|Birthplace of Anna Case, 15 East Main Street, Clinton, NJ.|
The eldest of the three children of Peter van Nuys Case and Jeanette Ludlow Gray, Anna grew up in South Branch, Hillsborough Township, where her father set up as the village blacksmith.
|South Branch Village blacksmith shop of Peter Case circa 1907.|
Anna grew up in poverty. Most of her youth was spent taking care of her two younger brothers and running the household for her sickly mother. She also helped in the blacksmith shop and did enough odd jobs around town - cleaning houses and driving a horse and carriage taxi to and from the train station - to buy herself one new dress and pair of shoes each year.
She also sang. She recalled later, that by the age of nine if she wasn't getting the solo on Sunday in the choir of the South Branch Reformed Church she would be bitterly disappointed.
|Anna Case singing in the choir of the South Branch Reformed Church as depicted in a 1913 newspaper.|
Neighbors and friends encouraged the young Anna - against her father's wishes - to pursue a career in music. Already self-taught on violin and organ, the teenager knew that to become a great singer she would need a teacher. Mrs. Dewitt Bowman, wife of the South Branch grocer, loaned Anna enough money to take lessons twice a week from Somerville music teacher Catherine Opdyke.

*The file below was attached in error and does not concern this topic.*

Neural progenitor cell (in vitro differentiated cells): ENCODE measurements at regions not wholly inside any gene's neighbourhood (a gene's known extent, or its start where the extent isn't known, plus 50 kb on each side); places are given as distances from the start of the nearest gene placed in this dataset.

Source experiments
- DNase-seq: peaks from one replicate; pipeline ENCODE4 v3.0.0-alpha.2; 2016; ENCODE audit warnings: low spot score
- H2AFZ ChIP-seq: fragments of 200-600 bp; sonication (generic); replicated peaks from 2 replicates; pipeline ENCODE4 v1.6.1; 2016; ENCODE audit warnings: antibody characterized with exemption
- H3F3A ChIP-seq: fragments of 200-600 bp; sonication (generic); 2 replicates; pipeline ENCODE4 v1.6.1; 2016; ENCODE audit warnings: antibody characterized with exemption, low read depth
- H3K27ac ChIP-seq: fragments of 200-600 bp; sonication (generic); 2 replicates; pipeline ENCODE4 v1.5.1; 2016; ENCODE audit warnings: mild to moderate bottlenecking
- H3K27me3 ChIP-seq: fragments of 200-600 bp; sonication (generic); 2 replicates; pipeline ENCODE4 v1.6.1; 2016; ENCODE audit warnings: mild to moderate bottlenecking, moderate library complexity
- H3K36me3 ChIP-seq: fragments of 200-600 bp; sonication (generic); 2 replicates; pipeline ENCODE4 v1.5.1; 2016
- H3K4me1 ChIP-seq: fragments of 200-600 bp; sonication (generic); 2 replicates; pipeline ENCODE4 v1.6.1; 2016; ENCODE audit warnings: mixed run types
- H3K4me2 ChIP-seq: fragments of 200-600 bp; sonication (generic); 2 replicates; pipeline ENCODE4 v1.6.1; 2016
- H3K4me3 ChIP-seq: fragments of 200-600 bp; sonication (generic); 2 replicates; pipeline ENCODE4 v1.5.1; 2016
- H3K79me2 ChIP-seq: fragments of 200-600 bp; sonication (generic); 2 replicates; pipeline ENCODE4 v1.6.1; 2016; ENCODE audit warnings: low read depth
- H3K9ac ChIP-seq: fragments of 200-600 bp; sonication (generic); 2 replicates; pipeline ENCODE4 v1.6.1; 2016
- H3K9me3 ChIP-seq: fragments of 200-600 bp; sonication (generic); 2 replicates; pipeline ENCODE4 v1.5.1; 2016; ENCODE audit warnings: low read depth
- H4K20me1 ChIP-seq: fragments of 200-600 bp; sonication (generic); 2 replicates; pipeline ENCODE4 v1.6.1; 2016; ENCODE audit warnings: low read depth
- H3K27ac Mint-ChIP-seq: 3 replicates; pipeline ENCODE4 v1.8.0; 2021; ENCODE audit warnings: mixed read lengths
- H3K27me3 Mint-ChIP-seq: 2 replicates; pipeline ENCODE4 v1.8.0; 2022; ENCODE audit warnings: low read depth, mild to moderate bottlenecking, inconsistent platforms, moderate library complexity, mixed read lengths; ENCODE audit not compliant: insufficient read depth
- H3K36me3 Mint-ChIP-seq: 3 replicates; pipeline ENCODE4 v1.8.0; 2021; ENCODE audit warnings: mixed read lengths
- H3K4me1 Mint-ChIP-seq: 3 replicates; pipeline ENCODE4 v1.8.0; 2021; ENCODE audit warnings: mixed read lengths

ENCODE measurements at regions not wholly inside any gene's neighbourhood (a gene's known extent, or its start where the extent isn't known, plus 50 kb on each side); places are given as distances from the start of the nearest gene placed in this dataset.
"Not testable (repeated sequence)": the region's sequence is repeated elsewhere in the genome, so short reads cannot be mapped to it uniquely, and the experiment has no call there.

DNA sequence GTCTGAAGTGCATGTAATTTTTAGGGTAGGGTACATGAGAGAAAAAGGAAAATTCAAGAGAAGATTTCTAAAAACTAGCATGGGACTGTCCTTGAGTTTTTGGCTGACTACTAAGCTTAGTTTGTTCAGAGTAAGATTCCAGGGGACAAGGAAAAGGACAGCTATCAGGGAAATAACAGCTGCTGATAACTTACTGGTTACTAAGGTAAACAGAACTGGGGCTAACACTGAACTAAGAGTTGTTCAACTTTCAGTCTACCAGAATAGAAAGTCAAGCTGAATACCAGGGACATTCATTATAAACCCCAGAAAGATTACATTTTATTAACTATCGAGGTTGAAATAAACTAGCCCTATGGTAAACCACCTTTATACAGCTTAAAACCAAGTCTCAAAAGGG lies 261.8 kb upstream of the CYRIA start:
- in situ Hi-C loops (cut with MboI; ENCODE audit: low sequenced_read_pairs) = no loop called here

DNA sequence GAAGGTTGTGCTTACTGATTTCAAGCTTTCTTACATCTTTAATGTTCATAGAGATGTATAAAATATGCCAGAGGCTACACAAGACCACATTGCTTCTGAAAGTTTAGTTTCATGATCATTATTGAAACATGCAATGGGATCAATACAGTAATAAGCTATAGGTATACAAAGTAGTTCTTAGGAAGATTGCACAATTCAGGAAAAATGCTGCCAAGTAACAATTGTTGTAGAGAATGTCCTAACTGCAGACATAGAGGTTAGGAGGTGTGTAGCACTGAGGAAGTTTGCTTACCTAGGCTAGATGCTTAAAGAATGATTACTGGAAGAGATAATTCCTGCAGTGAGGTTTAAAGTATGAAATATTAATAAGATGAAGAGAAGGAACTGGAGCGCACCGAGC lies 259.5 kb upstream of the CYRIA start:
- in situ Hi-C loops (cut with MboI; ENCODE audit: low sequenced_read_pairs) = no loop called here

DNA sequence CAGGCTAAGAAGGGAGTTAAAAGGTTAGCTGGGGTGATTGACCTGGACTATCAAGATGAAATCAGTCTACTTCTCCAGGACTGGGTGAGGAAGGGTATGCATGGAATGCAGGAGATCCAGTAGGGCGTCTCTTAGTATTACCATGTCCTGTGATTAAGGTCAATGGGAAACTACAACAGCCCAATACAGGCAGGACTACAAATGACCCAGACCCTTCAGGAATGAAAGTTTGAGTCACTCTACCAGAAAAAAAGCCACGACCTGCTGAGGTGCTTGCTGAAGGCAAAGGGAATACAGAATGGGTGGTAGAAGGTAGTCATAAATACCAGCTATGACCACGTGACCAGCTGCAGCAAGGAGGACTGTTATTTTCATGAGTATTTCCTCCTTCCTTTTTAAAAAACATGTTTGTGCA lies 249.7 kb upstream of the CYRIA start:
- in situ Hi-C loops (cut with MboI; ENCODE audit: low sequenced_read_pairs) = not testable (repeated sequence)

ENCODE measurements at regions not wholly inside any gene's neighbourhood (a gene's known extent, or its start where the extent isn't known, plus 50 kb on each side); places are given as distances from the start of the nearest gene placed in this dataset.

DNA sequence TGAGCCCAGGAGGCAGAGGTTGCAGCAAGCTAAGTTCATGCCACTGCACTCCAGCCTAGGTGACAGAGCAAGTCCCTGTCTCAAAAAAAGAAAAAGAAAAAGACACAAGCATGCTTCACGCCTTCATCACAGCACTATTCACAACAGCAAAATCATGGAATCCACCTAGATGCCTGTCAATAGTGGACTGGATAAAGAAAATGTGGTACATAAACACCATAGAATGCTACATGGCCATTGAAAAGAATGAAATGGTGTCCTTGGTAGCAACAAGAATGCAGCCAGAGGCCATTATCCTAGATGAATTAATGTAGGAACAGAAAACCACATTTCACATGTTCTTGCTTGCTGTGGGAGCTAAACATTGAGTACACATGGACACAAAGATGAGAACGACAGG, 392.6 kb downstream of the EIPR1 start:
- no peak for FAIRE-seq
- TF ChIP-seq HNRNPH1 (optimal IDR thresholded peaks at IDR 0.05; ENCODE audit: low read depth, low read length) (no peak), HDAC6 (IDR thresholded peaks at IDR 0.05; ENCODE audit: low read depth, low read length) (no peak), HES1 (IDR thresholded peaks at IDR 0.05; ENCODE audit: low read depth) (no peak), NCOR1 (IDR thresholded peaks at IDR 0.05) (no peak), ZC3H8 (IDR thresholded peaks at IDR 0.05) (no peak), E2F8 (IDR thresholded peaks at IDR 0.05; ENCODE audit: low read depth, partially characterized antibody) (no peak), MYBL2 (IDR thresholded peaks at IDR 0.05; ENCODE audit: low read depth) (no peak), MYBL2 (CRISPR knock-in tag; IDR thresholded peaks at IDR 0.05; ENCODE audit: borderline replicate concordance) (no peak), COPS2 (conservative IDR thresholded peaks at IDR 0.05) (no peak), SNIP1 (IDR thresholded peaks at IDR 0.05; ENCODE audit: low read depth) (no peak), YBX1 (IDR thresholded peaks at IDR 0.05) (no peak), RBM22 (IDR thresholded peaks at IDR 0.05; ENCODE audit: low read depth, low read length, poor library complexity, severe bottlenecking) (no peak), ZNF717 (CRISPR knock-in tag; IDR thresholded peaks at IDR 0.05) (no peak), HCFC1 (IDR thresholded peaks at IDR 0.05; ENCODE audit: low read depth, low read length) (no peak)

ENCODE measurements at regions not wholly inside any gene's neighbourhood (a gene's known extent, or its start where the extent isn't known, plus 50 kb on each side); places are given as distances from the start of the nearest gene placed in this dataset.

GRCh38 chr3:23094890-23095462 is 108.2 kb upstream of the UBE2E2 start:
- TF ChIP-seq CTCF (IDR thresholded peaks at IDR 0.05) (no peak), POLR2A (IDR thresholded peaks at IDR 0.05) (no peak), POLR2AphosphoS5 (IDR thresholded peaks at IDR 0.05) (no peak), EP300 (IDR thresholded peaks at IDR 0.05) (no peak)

|Catherine Opdyke, Mrs. Dewitt Bowman, and the young Anna Case from a 1931 newspaper story.|
It was also around this time that Anna got a $12 a month job as organist at the Neshanic Reformed Church. It wasn't long before Miss Opdyke knew that Anna's talent was beyond the scope of her teaching.
|Anna Case with local music teacher Catherine Opdyke as depicted in a 1925 newspaper account of her career.|
She recommended Anna to Madame Augusta Ohrstrom-Renard, a former dramatic soprano with the Royal Opera of Stockholm, Sweden, who was teaching in New York. The proceeds from a concert performance by Anna at the Neshanic Church helped repay her loans, and a new job singing in the choir of the First Presbyterian Church in Plainfield paid for her lessons in New York.
It wasn't long before Anna would be discovered - but I will save that part of the story for another time.
|One of the earliest publicity photos of Anna Case as published in National Magazine in 1910.|